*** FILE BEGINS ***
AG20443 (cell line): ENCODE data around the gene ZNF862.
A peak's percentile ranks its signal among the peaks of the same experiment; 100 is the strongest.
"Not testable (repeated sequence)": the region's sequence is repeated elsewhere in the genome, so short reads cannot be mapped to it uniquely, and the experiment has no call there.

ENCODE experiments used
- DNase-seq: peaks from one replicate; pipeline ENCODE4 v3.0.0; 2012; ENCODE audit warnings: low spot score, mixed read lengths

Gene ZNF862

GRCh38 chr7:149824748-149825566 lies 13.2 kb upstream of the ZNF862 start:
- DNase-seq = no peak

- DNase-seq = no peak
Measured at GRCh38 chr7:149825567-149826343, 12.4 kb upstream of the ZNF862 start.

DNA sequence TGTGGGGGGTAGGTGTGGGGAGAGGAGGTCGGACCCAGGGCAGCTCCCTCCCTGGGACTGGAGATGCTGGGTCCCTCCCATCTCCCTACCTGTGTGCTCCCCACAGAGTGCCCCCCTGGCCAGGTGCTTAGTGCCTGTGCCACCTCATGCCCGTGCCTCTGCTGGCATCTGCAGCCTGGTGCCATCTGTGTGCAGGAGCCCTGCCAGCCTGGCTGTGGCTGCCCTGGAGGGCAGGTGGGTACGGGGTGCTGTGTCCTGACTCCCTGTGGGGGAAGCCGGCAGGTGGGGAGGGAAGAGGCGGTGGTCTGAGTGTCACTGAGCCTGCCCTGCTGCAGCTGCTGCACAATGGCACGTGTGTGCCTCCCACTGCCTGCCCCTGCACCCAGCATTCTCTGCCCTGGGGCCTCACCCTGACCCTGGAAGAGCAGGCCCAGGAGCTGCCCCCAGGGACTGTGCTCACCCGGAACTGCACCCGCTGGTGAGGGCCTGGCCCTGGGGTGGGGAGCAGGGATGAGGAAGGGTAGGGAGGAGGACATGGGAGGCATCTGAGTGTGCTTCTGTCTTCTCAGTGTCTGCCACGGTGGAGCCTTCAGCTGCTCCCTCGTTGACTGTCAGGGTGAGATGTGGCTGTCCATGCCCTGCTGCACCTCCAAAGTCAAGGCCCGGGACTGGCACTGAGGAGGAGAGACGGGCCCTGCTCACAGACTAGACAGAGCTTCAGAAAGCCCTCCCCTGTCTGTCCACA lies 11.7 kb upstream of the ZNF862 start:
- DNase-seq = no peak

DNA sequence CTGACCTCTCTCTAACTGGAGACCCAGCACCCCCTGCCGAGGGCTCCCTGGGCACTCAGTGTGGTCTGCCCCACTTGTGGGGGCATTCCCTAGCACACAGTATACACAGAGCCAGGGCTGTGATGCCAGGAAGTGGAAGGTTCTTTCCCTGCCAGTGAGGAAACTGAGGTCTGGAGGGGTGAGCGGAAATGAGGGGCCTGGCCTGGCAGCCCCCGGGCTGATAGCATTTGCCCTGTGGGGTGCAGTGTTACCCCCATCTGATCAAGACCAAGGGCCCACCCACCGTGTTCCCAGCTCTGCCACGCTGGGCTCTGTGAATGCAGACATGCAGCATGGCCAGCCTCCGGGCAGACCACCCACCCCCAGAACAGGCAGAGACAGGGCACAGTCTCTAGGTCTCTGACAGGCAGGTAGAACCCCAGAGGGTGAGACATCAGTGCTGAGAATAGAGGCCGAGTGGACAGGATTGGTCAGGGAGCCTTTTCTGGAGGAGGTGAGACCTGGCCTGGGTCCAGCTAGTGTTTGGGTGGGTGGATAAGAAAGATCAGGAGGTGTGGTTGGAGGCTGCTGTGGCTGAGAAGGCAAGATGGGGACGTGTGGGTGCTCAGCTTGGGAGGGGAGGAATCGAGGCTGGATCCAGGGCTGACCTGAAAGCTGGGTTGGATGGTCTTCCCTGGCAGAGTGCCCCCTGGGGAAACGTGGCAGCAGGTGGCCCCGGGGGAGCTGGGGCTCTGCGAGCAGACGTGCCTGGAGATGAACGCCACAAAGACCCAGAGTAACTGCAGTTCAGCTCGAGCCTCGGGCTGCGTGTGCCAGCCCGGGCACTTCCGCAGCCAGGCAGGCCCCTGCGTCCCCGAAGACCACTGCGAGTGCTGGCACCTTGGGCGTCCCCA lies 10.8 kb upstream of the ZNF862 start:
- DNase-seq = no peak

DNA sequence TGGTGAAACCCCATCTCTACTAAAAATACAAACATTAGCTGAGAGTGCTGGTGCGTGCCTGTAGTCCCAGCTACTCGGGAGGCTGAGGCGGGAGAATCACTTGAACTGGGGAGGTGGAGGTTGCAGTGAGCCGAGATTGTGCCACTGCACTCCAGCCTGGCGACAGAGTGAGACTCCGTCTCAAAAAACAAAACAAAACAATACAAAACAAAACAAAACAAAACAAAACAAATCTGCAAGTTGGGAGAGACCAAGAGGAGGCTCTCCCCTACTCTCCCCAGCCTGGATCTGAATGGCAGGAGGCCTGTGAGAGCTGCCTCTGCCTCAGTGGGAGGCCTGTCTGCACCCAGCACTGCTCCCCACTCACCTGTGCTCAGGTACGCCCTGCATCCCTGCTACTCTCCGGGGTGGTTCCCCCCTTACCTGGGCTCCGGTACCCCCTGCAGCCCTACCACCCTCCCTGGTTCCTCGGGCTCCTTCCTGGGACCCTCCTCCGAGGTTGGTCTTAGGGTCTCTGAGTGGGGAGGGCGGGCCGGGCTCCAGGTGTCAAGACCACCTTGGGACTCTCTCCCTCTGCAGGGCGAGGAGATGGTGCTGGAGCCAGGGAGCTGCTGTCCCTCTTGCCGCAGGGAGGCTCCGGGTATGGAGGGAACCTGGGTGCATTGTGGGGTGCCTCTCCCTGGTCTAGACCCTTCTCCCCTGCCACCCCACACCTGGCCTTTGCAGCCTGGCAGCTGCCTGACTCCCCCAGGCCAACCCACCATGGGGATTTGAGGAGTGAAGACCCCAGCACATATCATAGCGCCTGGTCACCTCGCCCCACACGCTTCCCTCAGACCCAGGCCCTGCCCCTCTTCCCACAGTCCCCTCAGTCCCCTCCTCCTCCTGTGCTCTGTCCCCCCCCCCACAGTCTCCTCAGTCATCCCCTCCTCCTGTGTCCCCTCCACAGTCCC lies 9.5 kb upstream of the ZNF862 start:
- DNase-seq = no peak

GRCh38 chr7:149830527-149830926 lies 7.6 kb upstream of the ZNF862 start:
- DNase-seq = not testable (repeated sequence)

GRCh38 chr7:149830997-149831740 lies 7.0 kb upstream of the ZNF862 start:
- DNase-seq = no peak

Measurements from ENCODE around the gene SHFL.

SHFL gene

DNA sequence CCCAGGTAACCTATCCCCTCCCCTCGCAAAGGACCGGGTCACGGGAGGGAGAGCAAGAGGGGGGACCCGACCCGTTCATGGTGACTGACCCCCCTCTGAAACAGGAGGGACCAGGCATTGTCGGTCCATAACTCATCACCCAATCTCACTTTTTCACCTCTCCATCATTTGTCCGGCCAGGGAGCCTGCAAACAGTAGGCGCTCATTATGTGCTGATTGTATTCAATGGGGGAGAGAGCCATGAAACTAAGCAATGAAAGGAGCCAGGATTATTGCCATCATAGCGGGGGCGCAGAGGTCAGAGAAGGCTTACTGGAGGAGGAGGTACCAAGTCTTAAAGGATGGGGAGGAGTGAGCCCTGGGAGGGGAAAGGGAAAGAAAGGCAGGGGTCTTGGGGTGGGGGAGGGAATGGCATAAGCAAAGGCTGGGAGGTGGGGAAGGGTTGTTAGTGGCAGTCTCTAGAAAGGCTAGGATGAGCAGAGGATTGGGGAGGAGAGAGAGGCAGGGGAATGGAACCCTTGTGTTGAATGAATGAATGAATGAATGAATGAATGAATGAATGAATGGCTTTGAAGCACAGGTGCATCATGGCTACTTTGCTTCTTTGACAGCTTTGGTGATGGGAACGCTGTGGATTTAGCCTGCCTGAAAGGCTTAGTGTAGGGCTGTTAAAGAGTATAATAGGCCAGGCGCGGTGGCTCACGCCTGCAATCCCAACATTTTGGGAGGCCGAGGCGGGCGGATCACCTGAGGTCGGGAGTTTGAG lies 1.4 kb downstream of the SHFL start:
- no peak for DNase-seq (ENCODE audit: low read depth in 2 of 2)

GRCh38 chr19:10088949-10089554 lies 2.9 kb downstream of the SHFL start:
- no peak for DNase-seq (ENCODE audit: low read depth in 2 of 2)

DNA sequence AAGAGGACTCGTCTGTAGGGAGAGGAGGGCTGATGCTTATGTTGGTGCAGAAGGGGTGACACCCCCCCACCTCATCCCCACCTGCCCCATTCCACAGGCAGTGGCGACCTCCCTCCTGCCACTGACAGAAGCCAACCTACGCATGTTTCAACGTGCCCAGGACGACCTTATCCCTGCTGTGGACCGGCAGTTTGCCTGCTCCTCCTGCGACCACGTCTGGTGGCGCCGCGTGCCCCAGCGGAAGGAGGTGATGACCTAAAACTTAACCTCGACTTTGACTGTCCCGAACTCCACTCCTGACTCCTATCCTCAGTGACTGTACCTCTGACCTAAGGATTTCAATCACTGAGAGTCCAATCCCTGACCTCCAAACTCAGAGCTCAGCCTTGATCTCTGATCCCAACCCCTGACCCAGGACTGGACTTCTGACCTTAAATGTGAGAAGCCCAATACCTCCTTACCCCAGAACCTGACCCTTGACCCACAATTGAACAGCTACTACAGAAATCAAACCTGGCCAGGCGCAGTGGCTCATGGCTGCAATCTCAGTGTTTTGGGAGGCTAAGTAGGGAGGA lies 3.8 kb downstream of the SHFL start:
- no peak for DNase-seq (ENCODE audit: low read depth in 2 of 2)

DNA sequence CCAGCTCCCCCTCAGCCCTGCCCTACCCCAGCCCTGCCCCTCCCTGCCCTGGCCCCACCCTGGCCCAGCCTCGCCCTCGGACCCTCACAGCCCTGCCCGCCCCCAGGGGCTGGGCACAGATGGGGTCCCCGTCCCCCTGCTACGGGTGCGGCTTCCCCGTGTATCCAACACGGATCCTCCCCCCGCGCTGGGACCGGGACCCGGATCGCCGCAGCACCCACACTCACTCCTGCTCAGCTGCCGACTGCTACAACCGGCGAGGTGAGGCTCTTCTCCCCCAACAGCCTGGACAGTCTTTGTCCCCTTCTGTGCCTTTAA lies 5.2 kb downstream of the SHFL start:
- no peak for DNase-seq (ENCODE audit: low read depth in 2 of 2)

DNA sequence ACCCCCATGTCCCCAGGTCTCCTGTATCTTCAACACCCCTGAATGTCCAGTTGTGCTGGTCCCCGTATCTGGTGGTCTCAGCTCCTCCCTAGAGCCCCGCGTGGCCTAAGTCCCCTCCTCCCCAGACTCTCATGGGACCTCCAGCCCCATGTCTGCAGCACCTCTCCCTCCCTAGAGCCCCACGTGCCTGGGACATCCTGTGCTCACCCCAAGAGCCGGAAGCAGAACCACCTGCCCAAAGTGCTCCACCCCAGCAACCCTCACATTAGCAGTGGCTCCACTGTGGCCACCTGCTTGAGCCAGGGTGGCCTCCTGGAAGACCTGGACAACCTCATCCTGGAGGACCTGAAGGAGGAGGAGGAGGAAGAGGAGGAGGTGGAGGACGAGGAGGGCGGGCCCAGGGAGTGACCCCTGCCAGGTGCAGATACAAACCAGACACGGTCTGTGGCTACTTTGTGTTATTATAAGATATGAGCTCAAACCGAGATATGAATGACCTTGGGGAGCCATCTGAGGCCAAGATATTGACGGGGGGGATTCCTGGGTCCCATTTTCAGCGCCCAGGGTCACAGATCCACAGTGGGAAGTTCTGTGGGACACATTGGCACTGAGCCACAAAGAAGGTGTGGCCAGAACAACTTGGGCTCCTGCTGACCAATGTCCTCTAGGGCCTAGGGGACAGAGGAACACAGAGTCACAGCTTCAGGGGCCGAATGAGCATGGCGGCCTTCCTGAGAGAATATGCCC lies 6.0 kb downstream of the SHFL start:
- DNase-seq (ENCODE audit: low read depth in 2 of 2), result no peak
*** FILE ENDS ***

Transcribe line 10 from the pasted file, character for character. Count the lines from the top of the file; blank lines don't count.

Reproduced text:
Measured at GRCh38 chr7:149825567-149826343, 12.4 kb upstream of the ZNF862 start.